This review is part of The Home Depot #Prospective review program. We are compensated for all of these reviews but we can say what we want to about the tools.  We are able to have honesty and openness. . 


If you read my review of the 12 V brushless CXT driver/drill you will see that I reallylove subcompact tools. The whole premise of 18v sub compact tools is great! They are actually smaller than most current 12 v tools but have better power and runtime than any you can buy today. The tiny size is a huge advantage in many situations. They are so handy to be able to just slip in your tool bag without a lot of extra weight. They are also great to hang from your belt or pocket without contributing to plumbers crack!





The  Makita is smaller than 12v drills

This new 18v XFD11 drill has replaced the CXT 12v drill as my favorite. What’s not to like? It is nearly identical in form and function with added power and runtime! The drill body is actually so close to the 12vmax tool that it’s hard to tell them apart. Makita decided to build the 18v subcompact tools in black instead of the normal teal we all have come to expect. This not only looks cool, it helps distinguish them from the 12v CXT tools. The other improvement is the 1/2″ chuck which allows you to take advantage of the extra power. It runs at 0-500 rpm on low and 0-1700 on high speed. It has 20 torque settings for accurate driving of different sized fasteners and materials.


IMG_8456 The XDT15 impact driver follows the same path in being extremely close to the 12v brushless model in form. The slender handle just feels perfect in the hand. The comfort makes for light work whatever the task. Again, the black color scheme sets it apart. It also deletes the clear plastic nose cone in favor of an exposed metal hammer case. It runs at 0-1300 on low and 0-3000 RPM on high with up to 3900 impacts per minute. This allows very respectable power and speed for such a compact tool. It also offers an assist mode to aid in driving certain types of fasteners like self drilling screws in sheet metal. It allows for more control and less stripping of your fasteners. Some people like it while others do not. In my opinion it’s nice to have the option.

I love using these bad boys just about anywhere but one place they really shine is in overhead work. The light weight and compact ergonomic design really reduce fatigue over a long day.

Another place they shine is in cabinet building and installation. IMG_4160Face it. With finish work we don’t often need a 1000+ in.Lb. monster. The subcompact drill and impact driver will run about 95% of the bits needed in most situations. The extra small size and weight make them a no brainer to use on hardware and predrilling for fasteners. The slim unobtrusive bodies make pocket hole joinery a snap.

Electrical, plumbing, Hvac installation and repair are also great uses for them. The power is great for driving all sorts of screws. The slender bodies make it much easier to run screws in tight spots where clearance is an issue around ducts, pipe, conduit, wiring, linesets, exhaust vents and myriad other obstacles.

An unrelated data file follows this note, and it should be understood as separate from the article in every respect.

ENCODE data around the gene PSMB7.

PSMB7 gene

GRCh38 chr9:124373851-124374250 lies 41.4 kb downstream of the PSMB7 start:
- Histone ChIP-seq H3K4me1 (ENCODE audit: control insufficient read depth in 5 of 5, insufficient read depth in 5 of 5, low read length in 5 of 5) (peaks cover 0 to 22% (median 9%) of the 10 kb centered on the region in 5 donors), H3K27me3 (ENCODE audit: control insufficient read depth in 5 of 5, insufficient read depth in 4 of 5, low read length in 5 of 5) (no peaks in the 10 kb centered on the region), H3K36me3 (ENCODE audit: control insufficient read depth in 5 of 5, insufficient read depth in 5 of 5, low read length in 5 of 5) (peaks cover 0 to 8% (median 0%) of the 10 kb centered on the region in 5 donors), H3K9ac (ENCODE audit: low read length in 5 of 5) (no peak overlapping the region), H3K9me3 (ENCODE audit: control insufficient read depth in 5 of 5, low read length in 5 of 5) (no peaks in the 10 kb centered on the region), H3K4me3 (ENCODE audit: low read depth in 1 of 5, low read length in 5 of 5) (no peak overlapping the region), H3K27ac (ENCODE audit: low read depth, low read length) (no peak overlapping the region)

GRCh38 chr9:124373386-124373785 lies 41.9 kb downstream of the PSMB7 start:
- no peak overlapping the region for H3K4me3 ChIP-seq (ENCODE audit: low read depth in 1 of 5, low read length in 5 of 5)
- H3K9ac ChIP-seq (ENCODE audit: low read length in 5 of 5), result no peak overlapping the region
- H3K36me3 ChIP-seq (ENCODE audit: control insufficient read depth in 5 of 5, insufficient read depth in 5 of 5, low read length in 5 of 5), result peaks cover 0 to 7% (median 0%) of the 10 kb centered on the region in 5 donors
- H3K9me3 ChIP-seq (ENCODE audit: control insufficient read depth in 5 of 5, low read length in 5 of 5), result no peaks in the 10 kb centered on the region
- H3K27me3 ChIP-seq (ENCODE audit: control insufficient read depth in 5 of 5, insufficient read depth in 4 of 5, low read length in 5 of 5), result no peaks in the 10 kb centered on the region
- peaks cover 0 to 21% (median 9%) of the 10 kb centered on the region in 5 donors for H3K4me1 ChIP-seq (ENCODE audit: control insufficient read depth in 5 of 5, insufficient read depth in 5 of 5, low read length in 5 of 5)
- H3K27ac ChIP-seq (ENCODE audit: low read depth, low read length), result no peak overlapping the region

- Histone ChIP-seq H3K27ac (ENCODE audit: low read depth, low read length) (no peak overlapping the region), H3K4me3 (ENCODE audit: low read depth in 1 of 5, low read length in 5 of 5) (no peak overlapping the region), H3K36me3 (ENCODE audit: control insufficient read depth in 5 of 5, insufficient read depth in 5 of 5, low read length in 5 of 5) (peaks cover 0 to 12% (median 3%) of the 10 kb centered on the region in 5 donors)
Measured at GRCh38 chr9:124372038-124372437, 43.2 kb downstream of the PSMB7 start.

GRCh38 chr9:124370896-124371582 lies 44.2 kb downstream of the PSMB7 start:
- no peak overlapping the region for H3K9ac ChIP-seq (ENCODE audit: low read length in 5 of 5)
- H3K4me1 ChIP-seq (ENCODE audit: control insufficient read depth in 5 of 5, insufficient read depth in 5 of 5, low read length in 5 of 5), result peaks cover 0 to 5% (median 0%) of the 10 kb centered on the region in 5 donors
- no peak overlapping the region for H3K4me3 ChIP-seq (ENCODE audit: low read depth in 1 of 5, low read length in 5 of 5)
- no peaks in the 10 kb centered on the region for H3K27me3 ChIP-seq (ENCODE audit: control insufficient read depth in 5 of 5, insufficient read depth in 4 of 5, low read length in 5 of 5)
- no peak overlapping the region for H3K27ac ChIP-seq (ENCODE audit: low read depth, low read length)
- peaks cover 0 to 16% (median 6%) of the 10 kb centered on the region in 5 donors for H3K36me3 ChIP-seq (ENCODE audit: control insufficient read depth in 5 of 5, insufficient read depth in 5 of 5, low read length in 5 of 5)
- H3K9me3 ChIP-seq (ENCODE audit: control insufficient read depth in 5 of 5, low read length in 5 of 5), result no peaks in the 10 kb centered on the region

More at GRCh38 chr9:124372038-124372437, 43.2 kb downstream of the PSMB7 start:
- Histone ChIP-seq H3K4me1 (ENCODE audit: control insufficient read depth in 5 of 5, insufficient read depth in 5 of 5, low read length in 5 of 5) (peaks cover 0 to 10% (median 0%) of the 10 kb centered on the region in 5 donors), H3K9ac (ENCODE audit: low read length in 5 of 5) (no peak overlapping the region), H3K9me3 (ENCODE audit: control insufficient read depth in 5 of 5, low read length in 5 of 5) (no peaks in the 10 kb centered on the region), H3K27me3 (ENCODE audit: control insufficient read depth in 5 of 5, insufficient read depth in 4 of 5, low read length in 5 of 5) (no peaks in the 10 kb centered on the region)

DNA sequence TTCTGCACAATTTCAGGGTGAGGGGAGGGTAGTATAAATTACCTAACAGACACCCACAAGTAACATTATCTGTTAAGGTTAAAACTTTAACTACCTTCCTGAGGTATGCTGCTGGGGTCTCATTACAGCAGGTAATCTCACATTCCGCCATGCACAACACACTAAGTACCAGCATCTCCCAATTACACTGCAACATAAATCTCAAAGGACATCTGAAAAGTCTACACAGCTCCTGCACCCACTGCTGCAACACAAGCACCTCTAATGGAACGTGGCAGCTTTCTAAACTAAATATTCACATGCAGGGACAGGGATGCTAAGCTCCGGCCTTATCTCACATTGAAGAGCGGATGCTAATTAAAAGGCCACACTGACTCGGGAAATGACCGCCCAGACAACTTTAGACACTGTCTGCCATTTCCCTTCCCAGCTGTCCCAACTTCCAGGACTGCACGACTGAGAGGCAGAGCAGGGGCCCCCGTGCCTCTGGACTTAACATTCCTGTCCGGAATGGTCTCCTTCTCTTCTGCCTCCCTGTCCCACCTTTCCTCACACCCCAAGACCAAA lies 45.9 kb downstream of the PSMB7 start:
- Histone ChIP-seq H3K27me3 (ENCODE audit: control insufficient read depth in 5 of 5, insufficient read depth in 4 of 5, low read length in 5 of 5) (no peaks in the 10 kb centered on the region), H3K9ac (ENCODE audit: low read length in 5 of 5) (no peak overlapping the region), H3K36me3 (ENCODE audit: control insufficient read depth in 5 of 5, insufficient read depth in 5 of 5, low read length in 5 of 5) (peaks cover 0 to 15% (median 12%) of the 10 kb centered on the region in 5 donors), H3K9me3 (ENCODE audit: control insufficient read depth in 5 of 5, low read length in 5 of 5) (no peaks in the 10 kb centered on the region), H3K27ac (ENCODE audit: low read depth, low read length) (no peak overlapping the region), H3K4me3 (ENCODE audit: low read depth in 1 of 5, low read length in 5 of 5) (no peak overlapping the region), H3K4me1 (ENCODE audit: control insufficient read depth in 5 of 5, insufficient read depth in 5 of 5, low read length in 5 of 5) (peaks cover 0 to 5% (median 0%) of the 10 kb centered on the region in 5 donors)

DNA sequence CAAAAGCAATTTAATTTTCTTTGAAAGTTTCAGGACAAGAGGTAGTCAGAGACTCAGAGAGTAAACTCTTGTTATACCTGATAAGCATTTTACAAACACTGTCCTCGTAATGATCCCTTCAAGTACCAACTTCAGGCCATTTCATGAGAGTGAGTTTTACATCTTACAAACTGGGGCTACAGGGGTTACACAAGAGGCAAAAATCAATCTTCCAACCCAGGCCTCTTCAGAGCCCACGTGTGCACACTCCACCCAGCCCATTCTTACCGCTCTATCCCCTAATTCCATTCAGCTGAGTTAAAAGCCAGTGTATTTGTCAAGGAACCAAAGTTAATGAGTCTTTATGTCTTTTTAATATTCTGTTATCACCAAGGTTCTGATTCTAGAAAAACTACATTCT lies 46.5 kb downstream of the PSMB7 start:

They aren’t just for small drill bits and screws. The impact does great on decking screws and self drillers in metal. For lag bolts and timberlock screws I recommend pre drilling or a larger impact driver or an impact wrench. I have run quite a number of holesaws and auger bits with the drill. One of the first things I did when I got my set was to chuck a 1″x 12″ ship auger bit in it and proceeded to hog out a huge pile of shavings from a 6×6 treated post with it just to see if it could. I posted videos on Instagram showing it. I have drilled plenty of holes in cabinets as well with holesaws for water supply and drain lines. It has handled them all very well. I find that it will handle anything I feel confident doing one handed. In other words , if the bit is big enough that feel more comfortable using a side handle for the task, I’ll go get a bigger drill with a side handle. Overloading a tool or your wrist is never a good idea. Tools can be replaced. Wrists are harder to come by.

I can’t think of a trade that does not stand to benefit from this set of really well designed tools. They truly will do 90-99% of everything we do with cordless drills on the job or in the shop. For those heavier tasks, like large holesaws or lag bolts we have heavier tools available. For the rest of the jobs we do, why carry the extra weight all day every day? Why spin a bigger motor when a smaller one is up to the task? This Makita subcompact brushless kit just makes good sense. It is 100% compatible with the full LXT line. The subcompact line will be growing with some additional tools coming soon. The first I have seen is a gorgeous sds plus rotary hammer. I really look forward to watching this line up grow.

You owe it to yourself to at least try them out. Who knows? Perhaps you will find a new favorite as well.

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